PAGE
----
Each year, thousands of gallons of milk are poured straight down the drain—sometimes because it’s spoiled, other times because it’s surplus or simply growing too close to the sell-by date. It’s a wasteful problem to say the least. What if the solution is an unusual fabric that’s taking the fashion world by storm? Milk fabric, not as recent a development as we might think, is a wonderful idea that transforms week-old milk into silky-smooth, high-end fashion fabric.
How Does Milk Fabric Come To Life?
Similar to silk and wool, milk fabric is considered a protein fibre. The manufacturing process begins by dehydrating liquid milk. This is what the industry does to produce powdered milk and milk formula – a very valuable food and nutrient source in many countries and communities where breast-feeding is not possible due to the health of the mother, nor fresh milk able to be stored. From this dehydration process the milk proteins are extracted. These are further dissolved using chemicals before being processed in a special machine. The machine spins the fibres together to form a substance which can then become yarn and, subsequently, fabric.
Milk fabric is a lightweight material that takes to dye readily and holds it well. This means it’s great for manufacturing yarns or fabrics with vibrant, long-lasting colours and patterns. Recent tests also suggest that i’s reasonably flame retardant and blocks UV rays. For manufacturers, an added benefit is that milk fabric blends beautifully with other textiles.
According to Advanced Textile Source, this silky-smooth, high quality fabric is perfect for high-end consumers who crave on-trend looks while exercising social and economic responsibility.
Is It Good For The Planet?
The biggest and most notable milk fabric manufacturer is a German-based company known as Qmilch GmbH. They produce Qmilch (Qmilk), a patented milk fibre made from casein, a milk protein. This milk fabric in particular uses fewer chemicals and is made with completely renewable natural resources, primarily existing wasted by-products of the food industry.
This is important, particularly in the sustainable food movement. Imagine if all that waste was transformed into usable fibres. It’s a huge resource that is currently under-utilised, meanwhile the demand for textiles is at an all-time high.
In an article from The Guardian, a spokesperson for the manufacturer is quoted as saying, “We have a transparent production chain… To be sustainable we understand that people want to look behind the scenes.” Therefore it comes as little surprise that the process used to produce Qmilch is really quite responsible in terms of water consumption in comparison to alternate materials. They limit water usage to no more than two litres per five minutes of processing while also maintaining a zero-waste policy. The fact that the material is produced at lower temperatures also conserves vital energy in addition to water.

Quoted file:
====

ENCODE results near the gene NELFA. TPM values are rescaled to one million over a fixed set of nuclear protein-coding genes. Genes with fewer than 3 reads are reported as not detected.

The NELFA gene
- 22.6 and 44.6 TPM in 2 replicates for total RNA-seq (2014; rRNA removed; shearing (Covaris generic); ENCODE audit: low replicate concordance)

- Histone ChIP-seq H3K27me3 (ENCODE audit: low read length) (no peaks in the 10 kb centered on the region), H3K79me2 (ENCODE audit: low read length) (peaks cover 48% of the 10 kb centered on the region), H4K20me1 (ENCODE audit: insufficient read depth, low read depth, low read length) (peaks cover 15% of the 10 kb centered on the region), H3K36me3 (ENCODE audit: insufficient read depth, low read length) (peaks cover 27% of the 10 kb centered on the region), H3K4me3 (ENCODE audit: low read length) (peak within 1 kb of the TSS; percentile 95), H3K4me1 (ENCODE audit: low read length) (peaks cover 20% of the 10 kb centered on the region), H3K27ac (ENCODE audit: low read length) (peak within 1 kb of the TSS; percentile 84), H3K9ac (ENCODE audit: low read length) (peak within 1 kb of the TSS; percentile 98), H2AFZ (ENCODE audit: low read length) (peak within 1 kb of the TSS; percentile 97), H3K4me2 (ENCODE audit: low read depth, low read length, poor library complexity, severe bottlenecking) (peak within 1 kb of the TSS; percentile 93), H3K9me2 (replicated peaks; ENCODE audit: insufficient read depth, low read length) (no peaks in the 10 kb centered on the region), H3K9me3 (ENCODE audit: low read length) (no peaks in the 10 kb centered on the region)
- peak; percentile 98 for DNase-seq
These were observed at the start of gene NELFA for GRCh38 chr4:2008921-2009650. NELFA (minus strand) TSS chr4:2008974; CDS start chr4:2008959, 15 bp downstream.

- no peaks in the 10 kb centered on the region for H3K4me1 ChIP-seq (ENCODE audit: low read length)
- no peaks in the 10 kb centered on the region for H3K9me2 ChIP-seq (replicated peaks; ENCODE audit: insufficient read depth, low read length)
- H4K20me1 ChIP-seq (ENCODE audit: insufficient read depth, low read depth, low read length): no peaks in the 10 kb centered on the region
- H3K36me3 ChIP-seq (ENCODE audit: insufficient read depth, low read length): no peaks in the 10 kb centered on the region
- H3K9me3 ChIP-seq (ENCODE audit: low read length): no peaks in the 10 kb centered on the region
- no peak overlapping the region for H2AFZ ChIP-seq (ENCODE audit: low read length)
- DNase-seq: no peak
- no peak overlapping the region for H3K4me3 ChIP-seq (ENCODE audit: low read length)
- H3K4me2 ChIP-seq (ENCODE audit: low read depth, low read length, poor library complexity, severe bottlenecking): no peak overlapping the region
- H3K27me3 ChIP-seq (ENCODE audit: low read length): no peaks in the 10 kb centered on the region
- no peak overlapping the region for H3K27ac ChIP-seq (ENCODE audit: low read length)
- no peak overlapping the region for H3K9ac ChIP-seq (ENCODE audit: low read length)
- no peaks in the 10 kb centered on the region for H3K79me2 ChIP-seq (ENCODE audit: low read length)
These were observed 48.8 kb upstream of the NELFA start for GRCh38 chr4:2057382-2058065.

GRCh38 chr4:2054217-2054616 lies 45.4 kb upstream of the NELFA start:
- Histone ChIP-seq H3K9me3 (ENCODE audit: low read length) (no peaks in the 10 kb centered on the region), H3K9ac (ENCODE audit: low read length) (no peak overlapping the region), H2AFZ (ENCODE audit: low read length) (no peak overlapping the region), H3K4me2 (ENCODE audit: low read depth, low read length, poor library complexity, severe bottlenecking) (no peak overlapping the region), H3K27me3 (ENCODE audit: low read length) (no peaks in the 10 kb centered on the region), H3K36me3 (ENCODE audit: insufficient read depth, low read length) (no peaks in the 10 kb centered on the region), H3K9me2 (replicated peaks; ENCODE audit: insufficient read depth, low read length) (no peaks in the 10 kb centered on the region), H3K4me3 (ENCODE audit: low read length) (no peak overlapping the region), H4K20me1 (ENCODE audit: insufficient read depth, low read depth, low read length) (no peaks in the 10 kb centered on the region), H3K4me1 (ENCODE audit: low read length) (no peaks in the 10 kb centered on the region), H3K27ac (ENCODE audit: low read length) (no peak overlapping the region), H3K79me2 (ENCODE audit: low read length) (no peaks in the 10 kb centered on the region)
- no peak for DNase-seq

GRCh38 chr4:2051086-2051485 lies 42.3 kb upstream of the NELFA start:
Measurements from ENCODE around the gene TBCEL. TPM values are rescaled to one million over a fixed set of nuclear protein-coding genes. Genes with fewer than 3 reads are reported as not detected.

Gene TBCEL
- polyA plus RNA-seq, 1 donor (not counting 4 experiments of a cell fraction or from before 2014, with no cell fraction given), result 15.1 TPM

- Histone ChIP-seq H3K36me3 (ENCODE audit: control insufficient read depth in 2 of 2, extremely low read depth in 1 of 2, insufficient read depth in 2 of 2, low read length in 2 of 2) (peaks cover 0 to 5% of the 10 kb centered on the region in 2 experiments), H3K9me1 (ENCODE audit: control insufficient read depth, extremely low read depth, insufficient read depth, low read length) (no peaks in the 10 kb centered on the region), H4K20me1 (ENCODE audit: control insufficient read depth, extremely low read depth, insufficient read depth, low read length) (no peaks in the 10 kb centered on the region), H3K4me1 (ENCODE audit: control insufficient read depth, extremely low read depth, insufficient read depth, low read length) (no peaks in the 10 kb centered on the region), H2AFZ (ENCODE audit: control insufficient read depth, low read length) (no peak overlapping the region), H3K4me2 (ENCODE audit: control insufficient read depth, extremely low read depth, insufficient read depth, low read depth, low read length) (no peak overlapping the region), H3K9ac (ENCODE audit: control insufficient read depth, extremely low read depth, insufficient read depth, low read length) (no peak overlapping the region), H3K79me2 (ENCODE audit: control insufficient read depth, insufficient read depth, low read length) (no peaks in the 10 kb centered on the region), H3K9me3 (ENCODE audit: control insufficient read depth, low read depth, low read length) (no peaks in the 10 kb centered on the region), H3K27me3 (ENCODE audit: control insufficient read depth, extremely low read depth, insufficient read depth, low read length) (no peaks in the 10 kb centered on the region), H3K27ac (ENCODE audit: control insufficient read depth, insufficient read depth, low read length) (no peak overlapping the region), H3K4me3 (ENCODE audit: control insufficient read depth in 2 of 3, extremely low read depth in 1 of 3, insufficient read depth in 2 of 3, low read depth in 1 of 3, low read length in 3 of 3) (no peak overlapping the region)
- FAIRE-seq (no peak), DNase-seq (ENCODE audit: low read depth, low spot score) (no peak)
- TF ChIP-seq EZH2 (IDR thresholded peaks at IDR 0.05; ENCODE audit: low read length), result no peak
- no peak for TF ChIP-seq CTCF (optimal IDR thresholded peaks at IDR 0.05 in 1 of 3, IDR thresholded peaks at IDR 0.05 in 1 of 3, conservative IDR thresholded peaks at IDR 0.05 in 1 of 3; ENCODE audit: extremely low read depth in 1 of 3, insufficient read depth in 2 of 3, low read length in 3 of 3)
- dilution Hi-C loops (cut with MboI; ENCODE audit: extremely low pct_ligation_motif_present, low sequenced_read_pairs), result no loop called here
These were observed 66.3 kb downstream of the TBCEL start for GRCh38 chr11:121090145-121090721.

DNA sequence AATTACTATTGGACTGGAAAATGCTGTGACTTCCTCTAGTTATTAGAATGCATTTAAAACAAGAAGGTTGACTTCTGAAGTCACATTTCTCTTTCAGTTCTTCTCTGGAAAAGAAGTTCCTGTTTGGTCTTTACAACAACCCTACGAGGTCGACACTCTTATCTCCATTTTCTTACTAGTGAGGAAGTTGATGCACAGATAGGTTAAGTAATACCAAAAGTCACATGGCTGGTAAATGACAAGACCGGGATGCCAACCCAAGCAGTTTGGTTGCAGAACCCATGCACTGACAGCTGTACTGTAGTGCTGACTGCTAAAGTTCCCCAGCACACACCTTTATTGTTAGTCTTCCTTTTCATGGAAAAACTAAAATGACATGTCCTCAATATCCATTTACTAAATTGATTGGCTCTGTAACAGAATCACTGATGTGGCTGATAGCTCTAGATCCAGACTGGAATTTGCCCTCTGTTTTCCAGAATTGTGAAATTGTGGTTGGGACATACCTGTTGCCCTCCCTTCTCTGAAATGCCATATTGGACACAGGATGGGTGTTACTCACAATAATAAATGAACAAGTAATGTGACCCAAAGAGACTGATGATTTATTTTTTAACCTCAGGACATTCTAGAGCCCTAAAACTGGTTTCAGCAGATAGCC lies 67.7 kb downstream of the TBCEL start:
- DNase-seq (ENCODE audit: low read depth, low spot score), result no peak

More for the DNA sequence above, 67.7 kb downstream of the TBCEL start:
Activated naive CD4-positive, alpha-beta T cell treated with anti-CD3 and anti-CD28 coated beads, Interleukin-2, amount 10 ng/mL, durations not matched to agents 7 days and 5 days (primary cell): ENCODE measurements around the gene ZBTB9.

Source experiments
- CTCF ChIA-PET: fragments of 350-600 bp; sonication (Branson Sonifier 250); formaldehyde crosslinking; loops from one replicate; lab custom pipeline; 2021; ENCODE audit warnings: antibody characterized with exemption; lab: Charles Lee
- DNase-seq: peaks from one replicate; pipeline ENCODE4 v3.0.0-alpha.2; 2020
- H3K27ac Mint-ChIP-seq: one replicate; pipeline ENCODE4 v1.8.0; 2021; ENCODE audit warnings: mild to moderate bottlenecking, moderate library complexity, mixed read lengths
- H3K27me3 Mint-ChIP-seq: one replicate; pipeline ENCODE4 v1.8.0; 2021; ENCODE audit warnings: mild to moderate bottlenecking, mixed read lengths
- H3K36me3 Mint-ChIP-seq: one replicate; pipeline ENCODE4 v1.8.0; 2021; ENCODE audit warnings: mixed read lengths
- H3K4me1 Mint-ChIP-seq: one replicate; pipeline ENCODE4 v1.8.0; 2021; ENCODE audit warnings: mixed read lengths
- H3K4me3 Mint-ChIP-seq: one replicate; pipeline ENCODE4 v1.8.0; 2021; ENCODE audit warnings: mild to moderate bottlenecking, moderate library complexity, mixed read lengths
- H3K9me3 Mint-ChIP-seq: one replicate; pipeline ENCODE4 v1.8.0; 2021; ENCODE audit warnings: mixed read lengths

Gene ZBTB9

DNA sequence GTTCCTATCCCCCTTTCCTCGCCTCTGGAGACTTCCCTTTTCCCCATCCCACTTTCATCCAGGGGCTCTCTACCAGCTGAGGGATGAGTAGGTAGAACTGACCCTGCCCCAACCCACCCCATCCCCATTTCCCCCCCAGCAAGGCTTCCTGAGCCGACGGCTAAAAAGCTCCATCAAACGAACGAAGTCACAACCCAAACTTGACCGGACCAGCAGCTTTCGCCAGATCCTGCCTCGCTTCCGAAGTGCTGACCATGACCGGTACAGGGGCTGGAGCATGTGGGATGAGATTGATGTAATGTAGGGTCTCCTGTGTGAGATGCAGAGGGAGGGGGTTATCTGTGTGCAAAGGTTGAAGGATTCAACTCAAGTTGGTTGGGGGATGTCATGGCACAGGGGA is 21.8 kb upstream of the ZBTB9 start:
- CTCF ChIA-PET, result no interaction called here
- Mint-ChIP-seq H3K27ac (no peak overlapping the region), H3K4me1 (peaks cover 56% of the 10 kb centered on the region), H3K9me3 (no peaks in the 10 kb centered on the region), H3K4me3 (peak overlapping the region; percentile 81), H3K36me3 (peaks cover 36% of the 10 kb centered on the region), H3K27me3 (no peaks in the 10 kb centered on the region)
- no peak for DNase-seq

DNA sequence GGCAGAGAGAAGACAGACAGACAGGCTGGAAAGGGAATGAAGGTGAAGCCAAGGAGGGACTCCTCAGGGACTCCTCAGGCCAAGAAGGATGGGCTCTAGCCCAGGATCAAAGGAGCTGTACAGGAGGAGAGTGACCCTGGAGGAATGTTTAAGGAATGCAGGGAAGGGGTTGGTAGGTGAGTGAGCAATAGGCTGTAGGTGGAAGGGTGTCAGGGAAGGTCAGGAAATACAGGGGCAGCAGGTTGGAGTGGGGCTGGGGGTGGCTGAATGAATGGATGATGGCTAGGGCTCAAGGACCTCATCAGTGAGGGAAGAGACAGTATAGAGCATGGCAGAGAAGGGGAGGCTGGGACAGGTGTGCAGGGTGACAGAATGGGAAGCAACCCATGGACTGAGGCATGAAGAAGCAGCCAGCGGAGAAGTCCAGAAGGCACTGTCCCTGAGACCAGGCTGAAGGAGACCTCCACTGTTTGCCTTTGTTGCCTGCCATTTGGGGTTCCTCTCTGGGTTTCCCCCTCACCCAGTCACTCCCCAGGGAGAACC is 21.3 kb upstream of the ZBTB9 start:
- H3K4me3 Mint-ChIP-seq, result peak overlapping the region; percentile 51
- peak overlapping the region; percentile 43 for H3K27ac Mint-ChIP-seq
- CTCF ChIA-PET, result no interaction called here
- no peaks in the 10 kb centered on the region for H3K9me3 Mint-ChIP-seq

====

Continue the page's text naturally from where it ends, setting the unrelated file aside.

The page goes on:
There’s also a Swiss fibre company, Swicofil, who are set on the right track for this gravy train – or rather, milk protein train – as sustainable and resourceful textile technologies become more and more needed and marketable. In a recent article by Tom Hinchcliffe, he mentioned Swicofil state that ‘of the 88 million tonnes of food wasted in Europe every year, 20% of that is dairy produce’. Perhaps we’re all far too suspicious of sell-by-dates, or perhaps we take too many little cartons of milk into work which we never finish. Either way, it’s a shocking fact. In the same article it is stated that the UK charity WRAP – experts in circular economy and resources efficiency – found that of the 340,000 tonnes of wasted milk in the UK each year, 200,000 tonnes could be avoided!
Drawbacks & Advantages
One of the few drawbacks is that milk fabric tends to become wrinkled after laundering, so it needs to be ironed each time. Ironing is a task not everyone has time for, so it can become less convenient than other fabrics. It’s also recommended that this fabric be hand-washed as machines can be too jarring, often creating unwanted damage.
However, a nice benefit that most other fabrics cannot claim is that the material actually makes your skin feel softer and smoother with every wear. According to data compiled by Swicofil, the fabric absorbs moisture and keeps it contained. This feature also reduces irritations for consumers with sensitive skin while significantly reducing the growth of bacteria. This last advantage makes it ideal for a range of medical applications, for example temperature regulation, disease resistance and for reducing the presence of allergens.
Who Uses It?
Qmilk is being applied to far more than fashion, though designs by Anke Domaske have proved to be quite stunning. Beyond apparel, the fibres are being applied to automotive upholstery, home textiles, and medical supplies. Italian grocery chains have even started carrying high-end toilet tissue made from milk fabric. There is further talk of branching into modified optics to customise the fabric’s properties towards a variety of additional applications. It really is a versatile fabric.
As demand for milk as a food product continues to grow, supply is being challenged; as you will know there have been major concerns recently about the impending shortage of dairy products due to so many farms shutting down. This is because for years farmers have not been paid enough for their milk to make the business viable. So besides the veganic standpoint on dairy, and the completely unsavoury practices of industrial farming, there’s also the unethical market position dairy farmers have been forced into. Before we are able to rely on milk as a fabric source, perhaps we ought to aim to ensure that diary farmers are paid properly. After all, farmers and their crops and livestock are the reason we were able to access textiles commercially and globally in the first place.